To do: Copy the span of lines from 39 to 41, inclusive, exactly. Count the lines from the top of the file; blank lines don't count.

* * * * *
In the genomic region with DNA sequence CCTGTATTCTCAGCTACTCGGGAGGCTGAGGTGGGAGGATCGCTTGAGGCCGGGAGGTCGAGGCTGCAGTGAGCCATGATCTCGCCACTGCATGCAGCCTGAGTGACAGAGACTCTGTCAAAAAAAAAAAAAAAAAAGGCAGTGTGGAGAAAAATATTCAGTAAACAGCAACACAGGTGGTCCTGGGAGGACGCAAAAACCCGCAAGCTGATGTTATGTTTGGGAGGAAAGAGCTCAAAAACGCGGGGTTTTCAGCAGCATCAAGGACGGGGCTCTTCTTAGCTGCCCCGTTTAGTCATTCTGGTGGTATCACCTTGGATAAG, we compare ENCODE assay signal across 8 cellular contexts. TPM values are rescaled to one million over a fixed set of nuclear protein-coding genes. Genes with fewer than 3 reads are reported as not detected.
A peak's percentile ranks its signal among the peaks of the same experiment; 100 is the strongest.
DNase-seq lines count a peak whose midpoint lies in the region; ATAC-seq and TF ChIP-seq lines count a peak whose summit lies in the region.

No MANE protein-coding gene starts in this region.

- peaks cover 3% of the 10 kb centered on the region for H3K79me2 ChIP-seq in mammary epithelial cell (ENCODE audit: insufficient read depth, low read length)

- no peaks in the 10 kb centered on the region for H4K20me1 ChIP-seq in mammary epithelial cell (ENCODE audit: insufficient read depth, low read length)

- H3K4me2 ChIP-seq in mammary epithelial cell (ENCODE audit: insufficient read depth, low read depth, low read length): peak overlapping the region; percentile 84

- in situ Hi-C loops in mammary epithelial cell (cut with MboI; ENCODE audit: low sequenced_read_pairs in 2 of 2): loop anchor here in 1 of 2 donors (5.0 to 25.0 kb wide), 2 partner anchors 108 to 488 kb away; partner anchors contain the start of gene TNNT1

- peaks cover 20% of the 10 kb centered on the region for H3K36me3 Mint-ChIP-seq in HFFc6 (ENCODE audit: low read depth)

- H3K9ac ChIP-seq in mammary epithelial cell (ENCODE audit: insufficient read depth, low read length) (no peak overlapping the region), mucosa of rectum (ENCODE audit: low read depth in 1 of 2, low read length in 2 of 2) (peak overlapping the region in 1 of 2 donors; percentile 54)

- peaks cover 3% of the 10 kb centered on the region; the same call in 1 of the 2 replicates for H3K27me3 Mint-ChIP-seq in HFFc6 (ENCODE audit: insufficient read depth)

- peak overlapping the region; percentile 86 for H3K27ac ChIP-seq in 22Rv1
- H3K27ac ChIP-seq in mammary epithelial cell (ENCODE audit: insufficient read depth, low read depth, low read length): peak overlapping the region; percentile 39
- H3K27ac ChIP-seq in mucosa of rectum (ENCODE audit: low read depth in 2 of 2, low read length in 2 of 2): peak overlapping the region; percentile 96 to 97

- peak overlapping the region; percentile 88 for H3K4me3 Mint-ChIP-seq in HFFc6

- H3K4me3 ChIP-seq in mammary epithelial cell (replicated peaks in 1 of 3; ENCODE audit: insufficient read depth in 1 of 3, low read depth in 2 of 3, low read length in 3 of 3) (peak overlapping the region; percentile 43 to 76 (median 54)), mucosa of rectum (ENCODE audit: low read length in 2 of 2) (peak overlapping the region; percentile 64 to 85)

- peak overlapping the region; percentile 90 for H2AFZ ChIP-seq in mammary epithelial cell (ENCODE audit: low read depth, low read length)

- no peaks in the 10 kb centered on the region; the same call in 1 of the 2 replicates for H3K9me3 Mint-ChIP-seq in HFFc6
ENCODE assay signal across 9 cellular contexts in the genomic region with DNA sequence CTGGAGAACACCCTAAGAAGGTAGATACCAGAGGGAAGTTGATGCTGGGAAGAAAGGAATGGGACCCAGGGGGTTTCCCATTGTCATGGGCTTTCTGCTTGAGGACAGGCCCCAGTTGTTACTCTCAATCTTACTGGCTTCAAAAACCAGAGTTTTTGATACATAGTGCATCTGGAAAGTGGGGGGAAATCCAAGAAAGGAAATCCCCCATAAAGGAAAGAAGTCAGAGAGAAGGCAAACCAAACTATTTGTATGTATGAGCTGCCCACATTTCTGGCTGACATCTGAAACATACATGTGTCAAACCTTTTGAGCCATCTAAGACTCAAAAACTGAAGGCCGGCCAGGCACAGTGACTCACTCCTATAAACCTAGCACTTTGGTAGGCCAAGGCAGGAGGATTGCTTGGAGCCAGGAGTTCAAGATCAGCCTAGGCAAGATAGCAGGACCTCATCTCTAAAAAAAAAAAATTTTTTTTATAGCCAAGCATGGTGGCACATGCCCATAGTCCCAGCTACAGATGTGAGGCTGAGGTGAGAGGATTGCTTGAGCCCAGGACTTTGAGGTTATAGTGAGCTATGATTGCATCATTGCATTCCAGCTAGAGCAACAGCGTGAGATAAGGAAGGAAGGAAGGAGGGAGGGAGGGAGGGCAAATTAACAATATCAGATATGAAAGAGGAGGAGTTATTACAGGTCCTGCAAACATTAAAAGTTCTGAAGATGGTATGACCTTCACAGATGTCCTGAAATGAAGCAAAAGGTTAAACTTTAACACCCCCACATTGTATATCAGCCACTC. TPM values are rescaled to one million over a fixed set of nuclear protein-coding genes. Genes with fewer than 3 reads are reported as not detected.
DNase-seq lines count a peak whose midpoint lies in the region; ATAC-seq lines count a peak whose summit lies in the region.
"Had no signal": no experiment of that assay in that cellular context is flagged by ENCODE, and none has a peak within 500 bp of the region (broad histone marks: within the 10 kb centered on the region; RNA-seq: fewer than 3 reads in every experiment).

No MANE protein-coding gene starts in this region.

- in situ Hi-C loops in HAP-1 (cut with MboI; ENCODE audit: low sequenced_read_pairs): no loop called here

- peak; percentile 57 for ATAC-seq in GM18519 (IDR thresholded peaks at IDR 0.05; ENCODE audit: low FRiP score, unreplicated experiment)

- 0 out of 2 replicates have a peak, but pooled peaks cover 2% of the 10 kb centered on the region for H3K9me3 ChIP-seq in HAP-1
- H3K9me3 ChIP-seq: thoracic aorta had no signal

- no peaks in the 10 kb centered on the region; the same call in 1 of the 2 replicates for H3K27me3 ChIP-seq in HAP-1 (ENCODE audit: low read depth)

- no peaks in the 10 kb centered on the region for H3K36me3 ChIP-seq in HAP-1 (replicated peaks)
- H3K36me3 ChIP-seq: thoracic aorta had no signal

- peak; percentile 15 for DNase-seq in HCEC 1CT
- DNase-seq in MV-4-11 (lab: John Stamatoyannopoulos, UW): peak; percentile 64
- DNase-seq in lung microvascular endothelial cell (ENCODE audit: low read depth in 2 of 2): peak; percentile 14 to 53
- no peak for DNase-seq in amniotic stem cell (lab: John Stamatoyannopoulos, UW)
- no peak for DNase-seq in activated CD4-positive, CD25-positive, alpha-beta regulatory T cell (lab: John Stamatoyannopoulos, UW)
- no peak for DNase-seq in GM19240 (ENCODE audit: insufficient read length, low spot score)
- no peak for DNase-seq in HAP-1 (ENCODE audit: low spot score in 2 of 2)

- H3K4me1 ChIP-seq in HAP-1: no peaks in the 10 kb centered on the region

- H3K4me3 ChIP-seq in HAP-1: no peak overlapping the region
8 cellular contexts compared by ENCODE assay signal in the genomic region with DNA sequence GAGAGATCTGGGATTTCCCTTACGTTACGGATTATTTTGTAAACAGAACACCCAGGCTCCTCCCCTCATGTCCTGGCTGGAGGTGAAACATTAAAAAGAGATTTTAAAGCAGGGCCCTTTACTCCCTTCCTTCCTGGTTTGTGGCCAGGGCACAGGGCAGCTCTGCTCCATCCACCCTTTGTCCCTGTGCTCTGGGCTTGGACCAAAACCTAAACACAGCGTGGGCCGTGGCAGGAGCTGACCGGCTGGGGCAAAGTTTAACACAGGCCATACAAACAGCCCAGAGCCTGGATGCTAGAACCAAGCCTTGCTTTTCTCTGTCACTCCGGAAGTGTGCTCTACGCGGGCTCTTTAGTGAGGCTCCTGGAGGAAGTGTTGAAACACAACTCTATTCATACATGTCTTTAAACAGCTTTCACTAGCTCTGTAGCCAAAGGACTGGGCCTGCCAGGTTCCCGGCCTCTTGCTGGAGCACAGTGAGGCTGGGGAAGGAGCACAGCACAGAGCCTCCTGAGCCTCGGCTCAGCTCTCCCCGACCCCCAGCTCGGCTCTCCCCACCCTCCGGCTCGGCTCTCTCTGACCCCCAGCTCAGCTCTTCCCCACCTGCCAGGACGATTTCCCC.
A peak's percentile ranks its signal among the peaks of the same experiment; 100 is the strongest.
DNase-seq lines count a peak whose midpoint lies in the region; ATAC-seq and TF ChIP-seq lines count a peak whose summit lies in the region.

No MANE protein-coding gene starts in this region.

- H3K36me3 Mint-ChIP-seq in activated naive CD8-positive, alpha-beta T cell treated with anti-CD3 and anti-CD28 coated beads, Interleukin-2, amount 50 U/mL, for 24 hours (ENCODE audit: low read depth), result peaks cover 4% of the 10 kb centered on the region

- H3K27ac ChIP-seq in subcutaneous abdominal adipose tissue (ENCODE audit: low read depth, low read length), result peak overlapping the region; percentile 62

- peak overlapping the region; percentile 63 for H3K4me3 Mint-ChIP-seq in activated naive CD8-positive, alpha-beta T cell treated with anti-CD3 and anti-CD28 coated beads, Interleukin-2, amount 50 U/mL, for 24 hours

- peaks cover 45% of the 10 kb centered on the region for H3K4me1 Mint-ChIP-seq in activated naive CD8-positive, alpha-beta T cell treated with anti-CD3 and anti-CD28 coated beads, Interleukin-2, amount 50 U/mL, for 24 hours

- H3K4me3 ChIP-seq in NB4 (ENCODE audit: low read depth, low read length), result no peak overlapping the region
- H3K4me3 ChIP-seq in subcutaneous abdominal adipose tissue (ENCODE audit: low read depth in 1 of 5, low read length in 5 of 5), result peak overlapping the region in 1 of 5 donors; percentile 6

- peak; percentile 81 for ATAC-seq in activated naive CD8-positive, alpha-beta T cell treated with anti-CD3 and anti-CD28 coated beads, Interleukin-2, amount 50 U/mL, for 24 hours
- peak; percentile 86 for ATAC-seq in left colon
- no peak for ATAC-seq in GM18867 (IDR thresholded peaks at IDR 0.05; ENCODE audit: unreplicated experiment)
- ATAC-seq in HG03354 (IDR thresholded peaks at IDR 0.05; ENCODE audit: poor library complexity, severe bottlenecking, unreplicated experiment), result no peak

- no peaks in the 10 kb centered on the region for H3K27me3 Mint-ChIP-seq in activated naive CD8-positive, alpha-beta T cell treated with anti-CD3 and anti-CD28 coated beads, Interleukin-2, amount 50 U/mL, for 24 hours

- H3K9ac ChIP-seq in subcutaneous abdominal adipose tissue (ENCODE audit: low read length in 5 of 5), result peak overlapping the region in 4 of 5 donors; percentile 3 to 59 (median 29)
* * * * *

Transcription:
8 cellular contexts compared by ENCODE assay signal in the genomic region with DNA sequence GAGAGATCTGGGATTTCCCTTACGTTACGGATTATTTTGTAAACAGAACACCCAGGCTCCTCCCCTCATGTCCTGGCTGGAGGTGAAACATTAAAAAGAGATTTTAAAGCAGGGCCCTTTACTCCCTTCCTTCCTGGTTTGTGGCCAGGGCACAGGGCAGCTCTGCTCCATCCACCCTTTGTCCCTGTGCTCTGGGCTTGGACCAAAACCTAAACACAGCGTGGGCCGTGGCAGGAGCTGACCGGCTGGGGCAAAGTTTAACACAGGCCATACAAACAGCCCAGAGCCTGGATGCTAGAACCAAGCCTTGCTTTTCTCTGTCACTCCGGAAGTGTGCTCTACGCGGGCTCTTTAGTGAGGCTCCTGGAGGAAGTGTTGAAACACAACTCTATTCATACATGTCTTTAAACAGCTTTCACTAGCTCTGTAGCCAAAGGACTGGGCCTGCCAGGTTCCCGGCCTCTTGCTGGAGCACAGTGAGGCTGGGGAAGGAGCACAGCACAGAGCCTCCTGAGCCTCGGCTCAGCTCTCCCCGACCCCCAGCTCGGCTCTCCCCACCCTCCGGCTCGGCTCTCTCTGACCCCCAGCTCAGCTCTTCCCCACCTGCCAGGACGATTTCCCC.
A peak's percentile ranks its signal among the peaks of the same experiment; 100 is the strongest.
DNase-seq lines count a peak whose midpoint lies in the region; ATAC-seq and TF ChIP-seq lines count a peak whose summit lies in the region.